Feeling Connected

Have you ever wondered  how some people seem to effortlessly connect with others, even strangers, and are seemingly able to easily create closeness with people?  Ever wondered why you have trouble doing the same thing?

Perhaps you can do it after all.  Connecting with others and establishing a shared feeling of mutual closeness consists of a few practical steps, which can be learned.  They include making and keeping eye contact, being willing to open up and reveal a few of the more private and personal parts of yourself, being inviting and receptive to another person sharing his or her innerself, taking an interest in someone else’s feelings and experiences, being able to empathize with—or stand inside—the other person’s emotions, and communicating that you believe in him or her, that you’re on her/his side.

That last one, communicating “I believe in you” to another human being, is what Robert Brooks and Sam Goldstein call a “charismatic adult” in their book The Power of Resilience (Contemporary Books).  We all need and value such adults in our lives, so it’s easy to see why other people would gravitate toward, feel close to and want to be around such individuals.

Brooks and Goldstein offer some questions for you to ponder if you’d like to explore how you can increase your ability to be a charismatic adult to other people:

  • Who are five people in your life with whom you feel most connected?  In what ways to you feel connected to each?
  • What do you do to express this feeling of connectedness and to keep it alive?
  • What people—adult or children—would list you as a “charismatic” adult in their lives?
  • What do you say or do that would prompt them to call you charismatic?
  • Are there any people who would say that your behavior toward them is contrary to your being charismatic?  If so, what would lead them to believe this?
  • Who were the charismatic adults in your life when you were a child or adolescent?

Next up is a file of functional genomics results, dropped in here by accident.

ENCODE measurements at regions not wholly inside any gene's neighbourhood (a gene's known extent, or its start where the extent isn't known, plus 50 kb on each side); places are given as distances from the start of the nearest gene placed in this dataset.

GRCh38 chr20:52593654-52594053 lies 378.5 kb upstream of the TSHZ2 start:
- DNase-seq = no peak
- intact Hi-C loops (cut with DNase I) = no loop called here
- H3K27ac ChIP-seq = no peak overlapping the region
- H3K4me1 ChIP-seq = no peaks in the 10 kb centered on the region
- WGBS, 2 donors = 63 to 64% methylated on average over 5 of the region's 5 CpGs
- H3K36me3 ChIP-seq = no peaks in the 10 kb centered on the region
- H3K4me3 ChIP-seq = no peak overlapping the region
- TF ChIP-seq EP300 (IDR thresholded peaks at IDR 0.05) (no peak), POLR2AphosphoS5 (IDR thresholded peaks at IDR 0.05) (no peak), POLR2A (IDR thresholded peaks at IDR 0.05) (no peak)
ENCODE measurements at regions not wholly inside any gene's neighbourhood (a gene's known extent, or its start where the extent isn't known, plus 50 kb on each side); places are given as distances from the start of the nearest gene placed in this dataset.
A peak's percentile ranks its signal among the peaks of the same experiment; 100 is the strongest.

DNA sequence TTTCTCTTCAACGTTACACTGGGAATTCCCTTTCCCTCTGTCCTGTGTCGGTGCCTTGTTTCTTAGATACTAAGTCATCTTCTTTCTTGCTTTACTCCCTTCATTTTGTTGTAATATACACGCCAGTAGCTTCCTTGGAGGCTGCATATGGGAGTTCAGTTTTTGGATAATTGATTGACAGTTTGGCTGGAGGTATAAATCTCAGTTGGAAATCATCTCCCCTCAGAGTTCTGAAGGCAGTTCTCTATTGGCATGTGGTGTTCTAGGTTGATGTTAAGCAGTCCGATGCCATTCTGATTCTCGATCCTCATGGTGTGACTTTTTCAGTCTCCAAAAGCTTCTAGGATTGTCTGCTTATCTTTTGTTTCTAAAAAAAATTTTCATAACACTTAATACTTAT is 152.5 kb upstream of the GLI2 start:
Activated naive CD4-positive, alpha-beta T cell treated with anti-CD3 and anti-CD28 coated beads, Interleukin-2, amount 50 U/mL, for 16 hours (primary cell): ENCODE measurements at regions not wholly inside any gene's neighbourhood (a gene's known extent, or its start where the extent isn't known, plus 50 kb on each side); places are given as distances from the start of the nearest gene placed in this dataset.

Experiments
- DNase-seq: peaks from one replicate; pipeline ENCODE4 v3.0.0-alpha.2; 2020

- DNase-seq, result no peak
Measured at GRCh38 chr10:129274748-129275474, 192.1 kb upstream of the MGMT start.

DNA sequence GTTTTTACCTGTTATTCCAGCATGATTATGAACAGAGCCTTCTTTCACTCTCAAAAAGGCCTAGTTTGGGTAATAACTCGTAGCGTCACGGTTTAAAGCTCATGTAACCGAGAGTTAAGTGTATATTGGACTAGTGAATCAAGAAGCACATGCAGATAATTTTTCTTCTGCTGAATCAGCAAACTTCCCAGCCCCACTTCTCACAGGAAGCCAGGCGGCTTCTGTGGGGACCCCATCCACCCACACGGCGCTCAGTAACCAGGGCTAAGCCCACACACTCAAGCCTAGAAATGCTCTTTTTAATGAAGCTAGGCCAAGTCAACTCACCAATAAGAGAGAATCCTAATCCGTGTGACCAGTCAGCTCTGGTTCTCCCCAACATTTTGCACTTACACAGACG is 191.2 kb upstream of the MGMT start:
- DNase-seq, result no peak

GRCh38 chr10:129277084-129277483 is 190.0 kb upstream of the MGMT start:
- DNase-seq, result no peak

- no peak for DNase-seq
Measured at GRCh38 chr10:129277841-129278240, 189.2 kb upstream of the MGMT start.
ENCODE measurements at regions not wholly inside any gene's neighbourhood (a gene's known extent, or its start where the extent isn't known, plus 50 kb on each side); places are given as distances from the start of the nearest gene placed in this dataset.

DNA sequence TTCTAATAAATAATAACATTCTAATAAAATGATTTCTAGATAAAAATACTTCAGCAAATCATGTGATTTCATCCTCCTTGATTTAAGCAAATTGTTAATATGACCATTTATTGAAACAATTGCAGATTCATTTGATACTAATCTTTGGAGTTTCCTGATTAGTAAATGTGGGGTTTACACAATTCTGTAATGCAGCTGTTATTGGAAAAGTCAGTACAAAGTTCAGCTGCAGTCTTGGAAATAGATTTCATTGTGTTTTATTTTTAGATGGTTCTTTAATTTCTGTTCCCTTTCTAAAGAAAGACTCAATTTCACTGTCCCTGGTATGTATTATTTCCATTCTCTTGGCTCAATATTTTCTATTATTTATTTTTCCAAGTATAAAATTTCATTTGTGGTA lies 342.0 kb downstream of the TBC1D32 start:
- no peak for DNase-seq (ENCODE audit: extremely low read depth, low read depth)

• What are examples of what these charismatic adults said or did that caused you to consider them to be charismatic?
  • If you are a parent, how often do you act as a charismatic adult with your children?
  • Who are the charismatic people in your life today?
  • What are the things they say or do which make them charismatic?
  • As you think about the quality of your relationships, what are one or two things you might change to feel more connected to others—and for others to feel more connected to you?

Empathetic people do not refrain from giving other people feedback, setting limits or speaking their mind.  Empathy is not giving in, losing yourself, or losing your thoughts and feelings.  But empathy does take other people’s feelings into consideration, and incorporates those feelings into your ability to be more compassionate toward them.

Having a positive relationship with someone who can provide support, encouragement, camaraderie, and optimism when you need it is everyone’s idea of a valued person   because they give of themselves.

Try being compassionate in your everyday connections with others, and assume the role of a charismatic adult.  We all need such people, and we all desire to be around those individuals.

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